These texts shed light on the more insidious part of the Steenkamp-Pistorius relationship, and according to the prosecution, makes Steenkamp's death seem like less of an accident. Moreover, there have been numerous reports about Pistorius' often unpredictable and violent temper. In the 2012 Paralympic Games, Pistorius lashed out at gold medalist Alan Oliveria when he beat Pistorius in the 200 meter race. He also allegedly threatened to break a television producer's legs after a supposed tryst between the producer and a former girlfriend. With these traits, the prosecution argues, killing Steenkamp would not be so out of character.
3. Defense: Pistorius was deeply in love with Steenkamp
According to one defense witness, Michael Nhlengethwa, who described himself as Pistorius' "closest neighbor," Pistorius was completely enamored of Steenkamp, and even introduced her as his fiancee. According to Nhlengethwa, shortly before Steenkamp's death, Pistorius took his girlfriend to see his neighbor, saying "Please meet my fiancée, Reeva."
Other defense witnesses have supported these claims, with the first two individuals on the scene reporting a similarly loving relationship between the two. Johan Stander and Carice Stander Viljoen testified on Monday that Pistorius was heartbroken when he discovered he had shot his girlfriend, and not an intruder. Pistorius was described as "praying, crying, torn apart," and clearly distraught by what he had done. Stander was adamant that Pistorius was committed to saving Steenkamp's life, which the defense hopes will show that her death was indeed an accident.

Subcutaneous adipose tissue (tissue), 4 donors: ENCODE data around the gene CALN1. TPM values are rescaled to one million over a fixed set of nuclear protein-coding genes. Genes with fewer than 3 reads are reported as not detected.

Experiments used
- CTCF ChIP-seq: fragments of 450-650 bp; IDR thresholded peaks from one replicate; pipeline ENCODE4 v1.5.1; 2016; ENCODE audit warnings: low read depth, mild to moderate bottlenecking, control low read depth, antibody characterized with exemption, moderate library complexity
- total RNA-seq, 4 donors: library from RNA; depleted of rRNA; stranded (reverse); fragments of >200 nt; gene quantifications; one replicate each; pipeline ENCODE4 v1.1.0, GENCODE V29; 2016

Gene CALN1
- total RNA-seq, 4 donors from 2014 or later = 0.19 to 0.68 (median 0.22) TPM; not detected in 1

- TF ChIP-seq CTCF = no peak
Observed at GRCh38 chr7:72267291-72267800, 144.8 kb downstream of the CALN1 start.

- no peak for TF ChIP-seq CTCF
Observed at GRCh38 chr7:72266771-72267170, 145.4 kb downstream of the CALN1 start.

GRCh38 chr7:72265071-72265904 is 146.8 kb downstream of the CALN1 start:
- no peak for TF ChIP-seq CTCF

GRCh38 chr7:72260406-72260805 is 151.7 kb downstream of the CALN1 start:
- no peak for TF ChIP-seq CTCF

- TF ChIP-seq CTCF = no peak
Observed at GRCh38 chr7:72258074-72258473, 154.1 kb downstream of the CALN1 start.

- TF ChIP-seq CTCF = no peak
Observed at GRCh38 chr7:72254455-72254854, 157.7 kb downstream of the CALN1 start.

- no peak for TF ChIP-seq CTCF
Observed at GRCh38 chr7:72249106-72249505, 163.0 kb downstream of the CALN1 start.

4. Prosecution: Neighbors heard an argument and the terrified screaming of a woman
The screams heard by the neighbors have been hotly contested by both sides, with the prosecution insisting that the screams came from Steenkamp, and the defense arguing that they were the screams of a terrified Pistorius. The prosecution believes, however, that Pistorius and Steenkamp were in a heated argument before Pistorius shot her dead. The screams neighbors heard, the prosecution alleges, were those of a terrified woman in the last moments of her life.
Michell Burger, who testified on the very first day of the trial, said that she and her husband were awakened by the sounds of "bloodcurdling screams" from a woman. Said Burger,
I heard her screams again, it was worse, it was more intense. Just after her screams, I heard four shots, it was four gunshots that I heard.
When asked about the successiveness of the shots, she remembered hearing a short pause between the first two shots, and then a longer pause between the final shots. Afterwards, Burger said, she could hear a man screaming for help. How Pistorius could not have heard the woman's screams, however, Burger and the prosecution says, is beyond them. Before learning that it was Steenkamp who had been shot, Burger said that she believed that a “woman was being attacked, she and her husband were being attacked in their house."